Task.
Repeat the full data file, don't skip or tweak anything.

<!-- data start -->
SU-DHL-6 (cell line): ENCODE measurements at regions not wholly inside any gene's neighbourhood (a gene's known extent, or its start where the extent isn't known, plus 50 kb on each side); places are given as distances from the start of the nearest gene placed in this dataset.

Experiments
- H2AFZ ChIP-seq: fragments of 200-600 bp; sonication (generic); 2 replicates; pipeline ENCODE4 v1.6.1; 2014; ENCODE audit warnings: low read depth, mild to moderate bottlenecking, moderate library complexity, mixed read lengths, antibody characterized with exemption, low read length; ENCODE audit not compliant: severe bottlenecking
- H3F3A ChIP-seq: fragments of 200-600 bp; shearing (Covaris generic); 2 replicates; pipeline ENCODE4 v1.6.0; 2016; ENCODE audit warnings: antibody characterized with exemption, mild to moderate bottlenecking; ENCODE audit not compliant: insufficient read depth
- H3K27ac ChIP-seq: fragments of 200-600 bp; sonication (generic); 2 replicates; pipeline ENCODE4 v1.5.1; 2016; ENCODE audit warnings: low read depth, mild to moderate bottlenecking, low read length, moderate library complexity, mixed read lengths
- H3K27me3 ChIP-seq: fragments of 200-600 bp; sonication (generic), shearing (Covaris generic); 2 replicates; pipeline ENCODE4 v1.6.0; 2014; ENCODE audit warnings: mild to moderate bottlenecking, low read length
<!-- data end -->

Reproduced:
SU-DHL-6 (cell line): ENCODE measurements at regions not wholly inside any gene's neighbourhood (a gene's known extent, or its start where the extent isn't known, plus 50 kb on each side); places are given as distances from the start of the nearest gene placed in this dataset.

Experiments
- H2AFZ ChIP-seq: fragments of 200-600 bp; sonication (generic); 2 replicates; pipeline ENCODE4 v1.6.1; 2014; ENCODE audit warnings: low read depth, mild to moderate bottlenecking, moderate library complexity, mixed read lengths, antibody characterized with exemption, low read length; ENCODE audit not compliant: severe bottlenecking
- H3F3A ChIP-seq: fragments of 200-600 bp; shearing (Covaris generic); 2 replicates; pipeline ENCODE4 v1.6.0; 2016; ENCODE audit warnings: antibody characterized with exemption, mild to moderate bottlenecking; ENCODE audit not compliant: insufficient read depth
- H3K27ac ChIP-seq: fragments of 200-600 bp; sonication (generic); 2 replicates; pipeline ENCODE4 v1.5.1; 2016; ENCODE audit warnings: low read depth, mild to moderate bottlenecking, low read length, moderate library complexity, mixed read lengths
- H3K27me3 ChIP-seq: fragments of 200-600 bp; sonication (generic), shearing (Covaris generic); 2 replicates; pipeline ENCODE4 v1.6.0; 2014; ENCODE audit warnings: mild to moderate bottlenecking, low read length